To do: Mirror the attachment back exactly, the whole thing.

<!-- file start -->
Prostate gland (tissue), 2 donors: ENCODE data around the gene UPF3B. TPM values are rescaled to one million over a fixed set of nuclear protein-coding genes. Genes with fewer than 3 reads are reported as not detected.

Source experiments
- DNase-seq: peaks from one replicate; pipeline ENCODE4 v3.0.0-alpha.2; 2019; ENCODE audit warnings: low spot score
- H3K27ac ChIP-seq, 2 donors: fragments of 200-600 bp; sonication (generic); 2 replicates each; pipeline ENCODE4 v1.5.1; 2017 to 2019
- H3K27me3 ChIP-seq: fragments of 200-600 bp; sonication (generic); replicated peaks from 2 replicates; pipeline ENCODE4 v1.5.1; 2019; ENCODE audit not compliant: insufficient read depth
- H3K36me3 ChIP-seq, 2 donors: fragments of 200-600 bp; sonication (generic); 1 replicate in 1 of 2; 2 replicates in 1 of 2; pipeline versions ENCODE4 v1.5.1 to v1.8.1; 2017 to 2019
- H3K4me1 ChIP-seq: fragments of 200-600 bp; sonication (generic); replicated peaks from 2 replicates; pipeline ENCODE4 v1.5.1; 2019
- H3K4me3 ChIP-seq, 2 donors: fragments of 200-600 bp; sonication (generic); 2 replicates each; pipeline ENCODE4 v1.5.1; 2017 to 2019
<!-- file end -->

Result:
Prostate gland (tissue), 2 donors: ENCODE data around the gene UPF3B. TPM values are rescaled to one million over a fixed set of nuclear protein-coding genes. Genes with fewer than 3 reads are reported as not detected.

Source experiments
- DNase-seq: peaks from one replicate; pipeline ENCODE4 v3.0.0-alpha.2; 2019; ENCODE audit warnings: low spot score
- H3K27ac ChIP-seq, 2 donors: fragments of 200-600 bp; sonication (generic); 2 replicates each; pipeline ENCODE4 v1.5.1; 2017 to 2019
- H3K27me3 ChIP-seq: fragments of 200-600 bp; sonication (generic); replicated peaks from 2 replicates; pipeline ENCODE4 v1.5.1; 2019; ENCODE audit not compliant: insufficient read depth
- H3K36me3 ChIP-seq, 2 donors: fragments of 200-600 bp; sonication (generic); 1 replicate in 1 of 2; 2 replicates in 1 of 2; pipeline versions ENCODE4 v1.5.1 to v1.8.1; 2017 to 2019
- H3K4me1 ChIP-seq: fragments of 200-600 bp; sonication (generic); replicated peaks from 2 replicates; pipeline ENCODE4 v1.5.1; 2019
- H3K4me3 ChIP-seq, 2 donors: fragments of 200-600 bp; sonication (generic); 2 replicates each; pipeline ENCODE4 v1.5.1; 2017 to 2019